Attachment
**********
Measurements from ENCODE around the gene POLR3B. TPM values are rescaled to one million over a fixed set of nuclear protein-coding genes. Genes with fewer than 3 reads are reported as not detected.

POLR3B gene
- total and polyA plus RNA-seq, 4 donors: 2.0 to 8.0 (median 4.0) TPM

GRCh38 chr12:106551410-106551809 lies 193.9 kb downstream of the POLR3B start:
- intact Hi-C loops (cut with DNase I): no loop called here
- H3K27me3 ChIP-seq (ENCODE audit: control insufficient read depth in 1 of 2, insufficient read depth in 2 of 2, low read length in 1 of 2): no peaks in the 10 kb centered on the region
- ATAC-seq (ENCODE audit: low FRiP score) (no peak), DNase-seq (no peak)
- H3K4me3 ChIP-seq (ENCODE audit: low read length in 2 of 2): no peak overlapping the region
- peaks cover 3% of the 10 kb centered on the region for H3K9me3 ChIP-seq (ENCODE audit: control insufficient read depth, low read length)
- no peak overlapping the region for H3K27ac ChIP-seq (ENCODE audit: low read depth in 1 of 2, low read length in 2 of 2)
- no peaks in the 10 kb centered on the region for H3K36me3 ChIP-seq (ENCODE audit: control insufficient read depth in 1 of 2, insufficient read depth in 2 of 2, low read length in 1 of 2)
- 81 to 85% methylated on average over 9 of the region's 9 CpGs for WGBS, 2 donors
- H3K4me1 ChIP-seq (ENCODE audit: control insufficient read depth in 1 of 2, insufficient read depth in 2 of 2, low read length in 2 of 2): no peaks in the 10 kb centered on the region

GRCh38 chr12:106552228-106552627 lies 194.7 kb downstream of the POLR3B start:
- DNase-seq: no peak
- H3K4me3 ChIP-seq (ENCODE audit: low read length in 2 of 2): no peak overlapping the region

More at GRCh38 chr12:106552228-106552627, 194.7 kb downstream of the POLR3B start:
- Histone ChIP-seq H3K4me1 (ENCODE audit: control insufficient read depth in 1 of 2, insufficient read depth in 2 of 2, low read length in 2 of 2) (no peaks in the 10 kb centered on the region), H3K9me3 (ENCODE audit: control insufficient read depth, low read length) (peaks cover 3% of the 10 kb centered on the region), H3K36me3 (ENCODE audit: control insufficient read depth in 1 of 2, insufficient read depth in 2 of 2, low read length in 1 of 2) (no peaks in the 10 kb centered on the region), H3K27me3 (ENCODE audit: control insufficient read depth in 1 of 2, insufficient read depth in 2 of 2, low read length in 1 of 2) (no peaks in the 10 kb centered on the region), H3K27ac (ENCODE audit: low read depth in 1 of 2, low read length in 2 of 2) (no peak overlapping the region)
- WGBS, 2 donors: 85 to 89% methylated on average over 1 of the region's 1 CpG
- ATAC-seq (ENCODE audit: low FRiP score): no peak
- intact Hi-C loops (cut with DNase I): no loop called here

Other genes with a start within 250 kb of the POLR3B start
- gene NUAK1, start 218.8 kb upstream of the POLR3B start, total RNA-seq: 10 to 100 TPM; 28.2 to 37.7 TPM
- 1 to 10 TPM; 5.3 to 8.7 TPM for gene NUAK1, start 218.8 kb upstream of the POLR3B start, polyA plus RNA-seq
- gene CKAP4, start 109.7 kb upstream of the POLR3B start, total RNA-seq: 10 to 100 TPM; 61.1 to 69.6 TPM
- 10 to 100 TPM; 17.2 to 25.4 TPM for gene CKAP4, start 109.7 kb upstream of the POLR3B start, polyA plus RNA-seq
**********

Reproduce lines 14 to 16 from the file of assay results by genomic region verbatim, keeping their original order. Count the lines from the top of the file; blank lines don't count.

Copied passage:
GRCh38 chr12:106552228-106552627 lies 194.7 kb downstream of the POLR3B start:
- DNase-seq: no peak
- H3K4me3 ChIP-seq (ENCODE audit: low read length in 2 of 2): no peak overlapping the region